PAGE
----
Kabul: Following the increase in complaints of lack of oxygen in COVID-19 hospitals in the country, officials of the Ministry of Public Health said that an “oxygen deficiency crisis” and “humanitarian catastrophe” were imminent.
Ministry officials have also urged people to remember the situation in hospitals in India and other neighboring countries a few days ago and not to ridicule healthcare professions and messages. The Ministry of Public Health has closed all public and private education centers across the country, including schools, institutes, universities, courses, religious schools and kindergartens, as well as wedding halls, for two weeks from today, Saturday.
Meanwhile, the Ministry of Public Health also announced an agreement with Iran to import oxygen needed by the western provinces of the country. Accordingly, two oxygen vehicles, each with a capacity of 2,000 balloons, are scheduled to enter Herat from Iran every week.
In recent days, complaints of oxygen deprivation in COVID-19 hospitals in the country have increased. Residents of a number of provinces are complaining of severe oxygen shortages and are urging health officials to take action. Concurrent with the lack of oxygen and there are growing concerns about the lack of beds for COVID-19 patients in most provinces, the Ministry of Public Health has warned that if the people not take the ministry’s recommendations seriously, the situation in the country will worsen.
“Since the start of the third wave of COVID-19, the Ministry of Public Health has repeatedly stated that the issue of restrictions and the ‘oxygen crisis’ could lead to one of the most dangerous ‘human catastrophes’,” Nazir Dastgir, a spokesman for the Ministry of Public said.
According to him, so far none of the patients in the country have lost their lives due to lack of oxygen, and to date, the Ministry of Public Health has managed the oxygen issue.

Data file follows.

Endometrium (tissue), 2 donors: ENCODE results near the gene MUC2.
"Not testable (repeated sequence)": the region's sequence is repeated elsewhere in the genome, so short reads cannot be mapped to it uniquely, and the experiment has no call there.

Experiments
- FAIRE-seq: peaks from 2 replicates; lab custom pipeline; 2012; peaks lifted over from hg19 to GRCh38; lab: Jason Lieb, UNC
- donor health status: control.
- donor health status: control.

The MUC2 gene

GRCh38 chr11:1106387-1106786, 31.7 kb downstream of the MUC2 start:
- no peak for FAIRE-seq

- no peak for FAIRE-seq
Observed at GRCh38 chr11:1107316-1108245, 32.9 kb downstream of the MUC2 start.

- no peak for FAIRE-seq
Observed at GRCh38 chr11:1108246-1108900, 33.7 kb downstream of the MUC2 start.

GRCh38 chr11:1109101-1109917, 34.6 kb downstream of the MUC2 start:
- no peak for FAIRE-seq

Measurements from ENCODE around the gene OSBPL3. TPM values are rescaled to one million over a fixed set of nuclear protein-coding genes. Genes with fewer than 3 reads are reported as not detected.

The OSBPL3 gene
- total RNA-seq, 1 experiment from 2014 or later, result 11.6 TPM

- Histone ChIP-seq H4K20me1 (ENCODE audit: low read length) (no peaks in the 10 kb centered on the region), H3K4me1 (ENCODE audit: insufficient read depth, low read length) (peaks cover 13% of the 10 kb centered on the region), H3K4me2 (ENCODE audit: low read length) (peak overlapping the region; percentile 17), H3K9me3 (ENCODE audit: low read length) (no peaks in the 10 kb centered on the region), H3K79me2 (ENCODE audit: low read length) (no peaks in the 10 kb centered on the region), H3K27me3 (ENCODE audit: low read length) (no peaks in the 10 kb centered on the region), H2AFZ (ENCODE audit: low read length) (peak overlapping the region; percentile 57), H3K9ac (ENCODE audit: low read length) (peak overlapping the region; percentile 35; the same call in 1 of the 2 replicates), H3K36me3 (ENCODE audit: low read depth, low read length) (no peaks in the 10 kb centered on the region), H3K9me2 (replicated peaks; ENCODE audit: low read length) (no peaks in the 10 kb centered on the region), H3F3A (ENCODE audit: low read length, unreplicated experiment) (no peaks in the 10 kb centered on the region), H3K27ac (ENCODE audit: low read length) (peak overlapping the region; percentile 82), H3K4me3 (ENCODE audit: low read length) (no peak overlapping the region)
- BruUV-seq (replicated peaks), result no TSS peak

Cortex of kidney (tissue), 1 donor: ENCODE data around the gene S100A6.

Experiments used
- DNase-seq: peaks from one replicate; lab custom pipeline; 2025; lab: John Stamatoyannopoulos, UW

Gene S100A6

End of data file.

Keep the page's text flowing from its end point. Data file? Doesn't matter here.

Patients admitted to COVID-19 Herat Hospital claimed that the reason for the lack of oxygen is the cessation of production in production plants due to power outages imported from Iran. Jilani Farhad, spokesman for the governor of Herat, said that under the guidance of the governor, a joint meeting of public health officials, the private sector, the Chamber of Industries and oxygen producers was held under the supervision of the deputy governor of Herat and the necessary measures to meet the needs of factories.
According to him, local officials in Herat stressed on the need for accurate and rapid distribution of oxygen to patients, and the problem is expected to be resolved soon.
Meanwhile, the Afghan Ministry of Foreign Affairs said on Saturday that Afghanistan has received 1,000 balloons of oxygen from Uzbekistan. The Foreign Ministry said in a press release that Balkh Governor Farhad Azimi received the oxygen balloons in the port of Hairatan in Uzbekistan.
The balloons were handed over to the governor of Balkh in the presence of Esmatullah Irgshaev, the Uzbek president’s representative for Afghanistan. According to the statement, Uzbekistan has donated this number of oxygen balloons as a result of the Foreign Ministry’s efforts to attract assistance and cooperation from countries to fight Covid 19 in Afghanistan.
Appreciating Uzbekistan’s assistance, the Foreign Ministry said it was working with other relevant institutions to conclude contracts with various countries in the region and the world to provide oxygen balloons and other equipment needed to fight Covid 19.
Meanwhile, Amnesty International has said that the Afghan Government must immediately address oxygen shortages and procure adequate Covid-19 vaccines and other essential medical supplies with support from the international community.